3. (iii) representative and elective principles shall be introduced into regional, provincial and state (Land) administration as rapidly as may be justified by the successful application of these principles in local self-government;

    4. (iv) for the time being, no central German Government shall be established. Notwithstanding this, however, certain essential central German administrative departments, headed by State Secretaries, shall be established, particularly in the fields of finance, transport, communications, foreign trade and industry. Such departments will act under the direction of the Control Council.

  3. 10. Subject to the necessity for maintaining military security, freedom of speech, press and religion shall be permitted, and religious institutions shall be respected. Subject likewise to the maintenance of military security, the formation of free trade unions shall be permitted.

B. Economic Principles

  1. 11. In order to eliminate Germany's war potential, the production of arms, ammunition and implements of war as well as all types of aircraft and sea-going ships shall be prohibited and prevented. Production of metals, chemicals [,] machinery and other items that are directly necessary to a war economy, shall be rigidly controlled and restricted to Germany's approved post-war peacetime needs to meet the objectives stated in paragraph 15. Productive capacity not needed for permitted production shall be removed in accordance with the reparations plan recommended by the Allied Commission on reparations and approved by the Governments concerned or, if not removed, shall be destroyed.

  2. 12. At the earliest practicable date, the German economy shall be decentralised for the purpose of eliminating the present excessive concentration of economic power as exemplified in particular by cartels, syndicates, trusts and other monopolistic arrangements.

  3. 13. In organising the German economy, primary emphasis shall be given to the development of agriculture and peaceful domestic industries.

  4. (p.240) 14. During the period of occupation Germany shall be treated as a single economic unit. To this end common policies shall be established in regard to:–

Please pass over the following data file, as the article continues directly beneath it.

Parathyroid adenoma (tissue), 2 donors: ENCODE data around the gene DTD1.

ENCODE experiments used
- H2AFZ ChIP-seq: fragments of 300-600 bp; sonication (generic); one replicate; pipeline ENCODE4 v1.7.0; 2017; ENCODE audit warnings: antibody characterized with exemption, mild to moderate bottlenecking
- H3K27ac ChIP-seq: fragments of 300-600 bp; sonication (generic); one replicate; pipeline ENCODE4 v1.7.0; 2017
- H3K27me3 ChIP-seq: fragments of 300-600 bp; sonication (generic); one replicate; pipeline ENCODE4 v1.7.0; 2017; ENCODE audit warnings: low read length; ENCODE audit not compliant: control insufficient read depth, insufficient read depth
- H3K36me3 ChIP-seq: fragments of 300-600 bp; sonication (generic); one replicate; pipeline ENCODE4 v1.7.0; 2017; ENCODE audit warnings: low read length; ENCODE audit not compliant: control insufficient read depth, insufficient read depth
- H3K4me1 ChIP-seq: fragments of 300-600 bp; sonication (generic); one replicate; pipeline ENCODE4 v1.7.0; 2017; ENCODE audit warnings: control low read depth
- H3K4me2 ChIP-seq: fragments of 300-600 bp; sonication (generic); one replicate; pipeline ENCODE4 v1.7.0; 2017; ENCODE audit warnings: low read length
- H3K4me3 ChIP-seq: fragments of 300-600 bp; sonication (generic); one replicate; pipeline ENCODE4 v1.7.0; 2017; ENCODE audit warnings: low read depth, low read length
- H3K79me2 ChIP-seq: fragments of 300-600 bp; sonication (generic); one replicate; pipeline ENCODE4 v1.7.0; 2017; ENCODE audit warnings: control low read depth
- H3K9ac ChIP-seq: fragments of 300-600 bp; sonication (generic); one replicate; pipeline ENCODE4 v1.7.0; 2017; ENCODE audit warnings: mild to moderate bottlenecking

1. (a) mining and industrial production and its allocation;

    2. (b) agriculture, forestry and fishing;

    3. (c) wages, prices and rationing;

    4. (d) import and export programmes for Germany as a whole;

    5. (e) currency and banking, central taxation and customs;

    6. (f) reparation and removal of industrial war potential;

    7. (g) transportation and communications.

    In applying these policies account shall be taken, where appropriate, of varying local conditions.

  5. 15. Allied controls shall be imposed upon the German economy but only to the extent necessary:–

    1. (a) to carry out programmes of industrial disarmament and demilitarisation, of reparations, and of approved exports and imports;

    2. (b) to assure the production and maintenance of goods and services required to meet the needs of the occupying forces and displaced persons in Germany and essential to maintain in Germany average living standards not exceeding the average of the standards of living of European countries. (European countries means all European countries excluding the United Kingdom and the Union of Soviet Socialist Republics);

    3. (c) to ensure in the manner determined by the Control Council the equitable distribution of essential commodities between the several zones so as to produce a balanced economy throughout Germany and reduce the need for imports;

    4. (d) to control German industry and all… economic international transactions, including exports and imports, with the aim of preventing Germany from developing a war potential and of achieving the other objectives named herein;

    5. (e) to control all German public or private scientific bodies, research and experimental institutions, laboratories, &c., connected with economic activities.

  6. 16. In the imposition and maintenance of economic controls established by the Control Council, German administrative machinery shall be created and the German authorities shall be required to the fullest extent practicable to proclaim and assume administration of such controls. Thus it should be brought home to the German people that the responsibility for the administration of such controls and any breakdown in these controls will rest (p.241) with themselves. Any German controls which may run counter to the objectives of occupation will be prohibited.

  7. 17. Measures shall be promptly taken:–

    1. (a) to effect essential repair of transport;

    2. (b) to enlarge coal production;

    3. (c) to maximise agricultural output;

    4. (d) to effect emergency repair of housing and essential utilities.

  8. 18. Appropriate steps shall be taken by the Control Council to exercise control and the power of disposition over German-owned external assets not already under the control of United Nations which have taken part in the war against Germany.